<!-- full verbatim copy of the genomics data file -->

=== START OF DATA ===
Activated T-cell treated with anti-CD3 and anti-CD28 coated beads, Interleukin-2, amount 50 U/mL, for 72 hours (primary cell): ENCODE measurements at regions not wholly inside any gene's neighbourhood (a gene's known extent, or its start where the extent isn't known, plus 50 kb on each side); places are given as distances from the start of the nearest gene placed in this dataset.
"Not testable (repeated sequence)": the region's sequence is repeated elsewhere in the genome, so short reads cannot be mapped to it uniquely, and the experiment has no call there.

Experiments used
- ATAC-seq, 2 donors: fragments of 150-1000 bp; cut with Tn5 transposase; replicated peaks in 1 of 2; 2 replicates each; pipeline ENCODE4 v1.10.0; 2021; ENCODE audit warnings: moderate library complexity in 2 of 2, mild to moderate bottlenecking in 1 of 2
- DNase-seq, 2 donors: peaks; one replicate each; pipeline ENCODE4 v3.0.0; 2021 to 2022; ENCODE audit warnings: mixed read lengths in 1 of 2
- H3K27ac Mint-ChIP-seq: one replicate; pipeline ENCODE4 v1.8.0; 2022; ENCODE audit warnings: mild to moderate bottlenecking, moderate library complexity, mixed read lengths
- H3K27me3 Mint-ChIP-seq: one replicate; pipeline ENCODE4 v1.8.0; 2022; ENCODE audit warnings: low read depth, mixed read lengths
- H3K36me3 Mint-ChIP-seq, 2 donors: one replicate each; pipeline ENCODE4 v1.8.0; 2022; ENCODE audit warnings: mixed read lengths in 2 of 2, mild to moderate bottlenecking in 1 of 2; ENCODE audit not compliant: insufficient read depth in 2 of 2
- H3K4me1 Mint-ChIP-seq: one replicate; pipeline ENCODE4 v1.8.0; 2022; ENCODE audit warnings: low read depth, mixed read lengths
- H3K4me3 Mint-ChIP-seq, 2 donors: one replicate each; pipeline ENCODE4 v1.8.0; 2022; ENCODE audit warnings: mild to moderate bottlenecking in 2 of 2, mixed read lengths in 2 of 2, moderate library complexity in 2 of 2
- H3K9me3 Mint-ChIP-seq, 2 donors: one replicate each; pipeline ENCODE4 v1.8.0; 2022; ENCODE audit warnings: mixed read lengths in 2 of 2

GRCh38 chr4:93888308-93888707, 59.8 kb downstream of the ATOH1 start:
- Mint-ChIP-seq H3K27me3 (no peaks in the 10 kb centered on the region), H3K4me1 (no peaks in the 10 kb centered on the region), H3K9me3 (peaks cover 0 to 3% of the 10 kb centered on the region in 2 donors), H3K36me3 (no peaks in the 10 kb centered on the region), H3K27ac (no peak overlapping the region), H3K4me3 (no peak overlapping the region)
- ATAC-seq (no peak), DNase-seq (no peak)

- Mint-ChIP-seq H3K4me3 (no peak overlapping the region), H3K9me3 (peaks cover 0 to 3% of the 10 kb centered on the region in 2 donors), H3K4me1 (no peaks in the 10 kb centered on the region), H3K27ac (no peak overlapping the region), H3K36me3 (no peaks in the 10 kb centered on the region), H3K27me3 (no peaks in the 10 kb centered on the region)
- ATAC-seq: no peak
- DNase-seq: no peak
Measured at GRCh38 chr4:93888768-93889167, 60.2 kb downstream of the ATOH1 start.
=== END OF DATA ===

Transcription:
Activated T-cell treated with anti-CD3 and anti-CD28 coated beads, Interleukin-2, amount 50 U/mL, for 72 hours (primary cell): ENCODE measurements at regions not wholly inside any gene's neighbourhood (a gene's known extent, or its start where the extent isn't known, plus 50 kb on each side); places are given as distances from the start of the nearest gene placed in this dataset.
"Not testable (repeated sequence)": the region's sequence is repeated elsewhere in the genome, so short reads cannot be mapped to it uniquely, and the experiment has no call there.

Experiments used
- ATAC-seq, 2 donors: fragments of 150-1000 bp; cut with Tn5 transposase; replicated peaks in 1 of 2; 2 replicates each; pipeline ENCODE4 v1.10.0; 2021; ENCODE audit warnings: moderate library complexity in 2 of 2, mild to moderate bottlenecking in 1 of 2
- DNase-seq, 2 donors: peaks; one replicate each; pipeline ENCODE4 v3.0.0; 2021 to 2022; ENCODE audit warnings: mixed read lengths in 1 of 2
- H3K27ac Mint-ChIP-seq: one replicate; pipeline ENCODE4 v1.8.0; 2022; ENCODE audit warnings: mild to moderate bottlenecking, moderate library complexity, mixed read lengths
- H3K27me3 Mint-ChIP-seq: one replicate; pipeline ENCODE4 v1.8.0; 2022; ENCODE audit warnings: low read depth, mixed read lengths
- H3K36me3 Mint-ChIP-seq, 2 donors: one replicate each; pipeline ENCODE4 v1.8.0; 2022; ENCODE audit warnings: mixed read lengths in 2 of 2, mild to moderate bottlenecking in 1 of 2; ENCODE audit not compliant: insufficient read depth in 2 of 2
- H3K4me1 Mint-ChIP-seq: one replicate; pipeline ENCODE4 v1.8.0; 2022; ENCODE audit warnings: low read depth, mixed read lengths
- H3K4me3 Mint-ChIP-seq, 2 donors: one replicate each; pipeline ENCODE4 v1.8.0; 2022; ENCODE audit warnings: mild to moderate bottlenecking in 2 of 2, mixed read lengths in 2 of 2, moderate library complexity in 2 of 2
- H3K9me3 Mint-ChIP-seq, 2 donors: one replicate each; pipeline ENCODE4 v1.8.0; 2022; ENCODE audit warnings: mixed read lengths in 2 of 2

GRCh38 chr4:93888308-93888707, 59.8 kb downstream of the ATOH1 start:
- Mint-ChIP-seq H3K27me3 (no peaks in the 10 kb centered on the region), H3K4me1 (no peaks in the 10 kb centered on the region), H3K9me3 (peaks cover 0 to 3% of the 10 kb centered on the region in 2 donors), H3K36me3 (no peaks in the 10 kb centered on the region), H3K27ac (no peak overlapping the region), H3K4me3 (no peak overlapping the region)
- ATAC-seq (no peak), DNase-seq (no peak)

- Mint-ChIP-seq H3K4me3 (no peak overlapping the region), H3K9me3 (peaks cover 0 to 3% of the 10 kb centered on the region in 2 donors), H3K4me1 (no peaks in the 10 kb centered on the region), H3K27ac (no peak overlapping the region), H3K36me3 (no peaks in the 10 kb centered on the region), H3K27me3 (no peaks in the 10 kb centered on the region)
- ATAC-seq: no peak
- DNase-seq: no peak
Measured at GRCh38 chr4:93888768-93889167, 60.2 kb downstream of the ATOH1 start.